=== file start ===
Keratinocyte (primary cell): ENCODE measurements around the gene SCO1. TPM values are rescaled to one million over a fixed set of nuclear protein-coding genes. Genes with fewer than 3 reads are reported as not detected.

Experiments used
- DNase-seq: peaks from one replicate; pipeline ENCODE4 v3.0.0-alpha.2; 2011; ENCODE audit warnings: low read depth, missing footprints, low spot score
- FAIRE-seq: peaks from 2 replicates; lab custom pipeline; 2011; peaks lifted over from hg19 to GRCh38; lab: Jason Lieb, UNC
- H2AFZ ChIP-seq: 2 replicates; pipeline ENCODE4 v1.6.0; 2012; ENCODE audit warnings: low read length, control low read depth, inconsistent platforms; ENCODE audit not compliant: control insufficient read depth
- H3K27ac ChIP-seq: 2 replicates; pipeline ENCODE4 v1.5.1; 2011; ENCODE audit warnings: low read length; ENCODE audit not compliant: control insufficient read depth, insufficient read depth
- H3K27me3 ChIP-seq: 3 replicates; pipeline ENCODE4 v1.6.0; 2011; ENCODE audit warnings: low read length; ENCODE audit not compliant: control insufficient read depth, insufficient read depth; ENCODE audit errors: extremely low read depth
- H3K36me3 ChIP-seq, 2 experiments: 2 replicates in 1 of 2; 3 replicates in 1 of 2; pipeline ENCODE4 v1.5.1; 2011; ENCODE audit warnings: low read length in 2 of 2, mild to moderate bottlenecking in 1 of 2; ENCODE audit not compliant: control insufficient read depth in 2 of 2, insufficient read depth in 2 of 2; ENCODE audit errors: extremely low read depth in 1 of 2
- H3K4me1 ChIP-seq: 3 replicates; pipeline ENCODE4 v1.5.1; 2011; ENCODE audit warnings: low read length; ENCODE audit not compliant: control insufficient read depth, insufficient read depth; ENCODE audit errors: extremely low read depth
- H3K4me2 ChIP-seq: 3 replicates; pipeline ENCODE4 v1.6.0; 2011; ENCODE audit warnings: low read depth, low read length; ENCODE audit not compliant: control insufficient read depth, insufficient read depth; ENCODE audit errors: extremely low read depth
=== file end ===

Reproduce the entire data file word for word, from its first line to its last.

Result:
Keratinocyte (primary cell): ENCODE measurements around the gene SCO1. TPM values are rescaled to one million over a fixed set of nuclear protein-coding genes. Genes with fewer than 3 reads are reported as not detected.

Experiments used
- DNase-seq: peaks from one replicate; pipeline ENCODE4 v3.0.0-alpha.2; 2011; ENCODE audit warnings: low read depth, missing footprints, low spot score
- FAIRE-seq: peaks from 2 replicates; lab custom pipeline; 2011; peaks lifted over from hg19 to GRCh38; lab: Jason Lieb, UNC
- H2AFZ ChIP-seq: 2 replicates; pipeline ENCODE4 v1.6.0; 2012; ENCODE audit warnings: low read length, control low read depth, inconsistent platforms; ENCODE audit not compliant: control insufficient read depth
- H3K27ac ChIP-seq: 2 replicates; pipeline ENCODE4 v1.5.1; 2011; ENCODE audit warnings: low read length; ENCODE audit not compliant: control insufficient read depth, insufficient read depth
- H3K27me3 ChIP-seq: 3 replicates; pipeline ENCODE4 v1.6.0; 2011; ENCODE audit warnings: low read length; ENCODE audit not compliant: control insufficient read depth, insufficient read depth; ENCODE audit errors: extremely low read depth
- H3K36me3 ChIP-seq, 2 experiments: 2 replicates in 1 of 2; 3 replicates in 1 of 2; pipeline ENCODE4 v1.5.1; 2011; ENCODE audit warnings: low read length in 2 of 2, mild to moderate bottlenecking in 1 of 2; ENCODE audit not compliant: control insufficient read depth in 2 of 2, insufficient read depth in 2 of 2; ENCODE audit errors: extremely low read depth in 1 of 2
- H3K4me1 ChIP-seq: 3 replicates; pipeline ENCODE4 v1.5.1; 2011; ENCODE audit warnings: low read length; ENCODE audit not compliant: control insufficient read depth, insufficient read depth; ENCODE audit errors: extremely low read depth
- H3K4me2 ChIP-seq: 3 replicates; pipeline ENCODE4 v1.6.0; 2011; ENCODE audit warnings: low read depth, low read length; ENCODE audit not compliant: control insufficient read depth, insufficient read depth; ENCODE audit errors: extremely low read depth